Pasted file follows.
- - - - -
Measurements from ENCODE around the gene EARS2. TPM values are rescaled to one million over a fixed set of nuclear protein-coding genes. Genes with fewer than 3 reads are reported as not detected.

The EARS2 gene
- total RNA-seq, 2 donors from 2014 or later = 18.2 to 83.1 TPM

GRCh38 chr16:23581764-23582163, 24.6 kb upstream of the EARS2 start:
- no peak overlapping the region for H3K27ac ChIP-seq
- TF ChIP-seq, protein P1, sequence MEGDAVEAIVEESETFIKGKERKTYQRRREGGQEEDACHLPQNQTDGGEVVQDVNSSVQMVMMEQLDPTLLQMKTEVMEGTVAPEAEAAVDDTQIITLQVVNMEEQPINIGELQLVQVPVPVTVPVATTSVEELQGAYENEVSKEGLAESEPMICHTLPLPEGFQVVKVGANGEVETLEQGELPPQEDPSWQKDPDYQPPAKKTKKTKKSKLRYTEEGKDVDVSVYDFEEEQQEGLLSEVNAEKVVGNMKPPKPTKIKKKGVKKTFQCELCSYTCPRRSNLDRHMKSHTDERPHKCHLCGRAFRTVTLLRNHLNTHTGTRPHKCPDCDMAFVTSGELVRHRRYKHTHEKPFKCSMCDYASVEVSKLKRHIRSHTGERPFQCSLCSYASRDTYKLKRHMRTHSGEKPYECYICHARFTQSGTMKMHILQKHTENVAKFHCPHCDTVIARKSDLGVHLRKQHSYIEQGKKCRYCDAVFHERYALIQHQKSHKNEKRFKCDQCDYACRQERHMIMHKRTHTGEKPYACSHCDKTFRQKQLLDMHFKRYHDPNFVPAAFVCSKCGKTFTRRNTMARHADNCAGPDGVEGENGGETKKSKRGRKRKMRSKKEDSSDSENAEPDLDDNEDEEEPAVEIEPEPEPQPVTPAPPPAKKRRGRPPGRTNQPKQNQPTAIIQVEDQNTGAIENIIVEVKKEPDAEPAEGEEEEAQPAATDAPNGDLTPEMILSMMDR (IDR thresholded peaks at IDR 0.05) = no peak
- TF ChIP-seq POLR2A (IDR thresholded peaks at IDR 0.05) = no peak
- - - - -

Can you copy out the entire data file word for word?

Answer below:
Measurements from ENCODE around the gene EARS2. TPM values are rescaled to one million over a fixed set of nuclear protein-coding genes. Genes with fewer than 3 reads are reported as not detected.

The EARS2 gene
- total RNA-seq, 2 donors from 2014 or later = 18.2 to 83.1 TPM

GRCh38 chr16:23581764-23582163, 24.6 kb upstream of the EARS2 start:
- no peak overlapping the region for H3K27ac ChIP-seq
- TF ChIP-seq, protein P1, sequence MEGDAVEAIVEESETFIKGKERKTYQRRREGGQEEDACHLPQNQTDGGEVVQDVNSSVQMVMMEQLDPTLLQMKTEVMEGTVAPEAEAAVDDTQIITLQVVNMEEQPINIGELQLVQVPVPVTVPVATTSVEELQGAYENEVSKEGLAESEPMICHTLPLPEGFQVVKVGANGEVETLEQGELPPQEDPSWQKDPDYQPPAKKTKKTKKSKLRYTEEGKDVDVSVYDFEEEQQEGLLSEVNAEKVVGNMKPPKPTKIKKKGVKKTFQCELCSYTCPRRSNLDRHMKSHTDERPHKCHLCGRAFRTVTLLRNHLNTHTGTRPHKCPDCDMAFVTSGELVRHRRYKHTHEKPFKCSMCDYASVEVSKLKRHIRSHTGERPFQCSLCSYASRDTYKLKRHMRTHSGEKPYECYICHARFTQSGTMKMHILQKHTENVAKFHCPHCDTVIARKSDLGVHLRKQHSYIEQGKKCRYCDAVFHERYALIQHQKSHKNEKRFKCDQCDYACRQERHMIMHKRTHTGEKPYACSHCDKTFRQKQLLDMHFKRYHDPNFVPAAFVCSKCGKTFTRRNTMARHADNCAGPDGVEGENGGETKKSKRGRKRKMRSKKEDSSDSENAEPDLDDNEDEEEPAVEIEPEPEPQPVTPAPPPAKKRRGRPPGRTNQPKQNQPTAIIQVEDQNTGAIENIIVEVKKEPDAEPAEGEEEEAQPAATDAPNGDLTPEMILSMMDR (IDR thresholded peaks at IDR 0.05) = no peak
- TF ChIP-seq POLR2A (IDR thresholded peaks at IDR 0.05) = no peak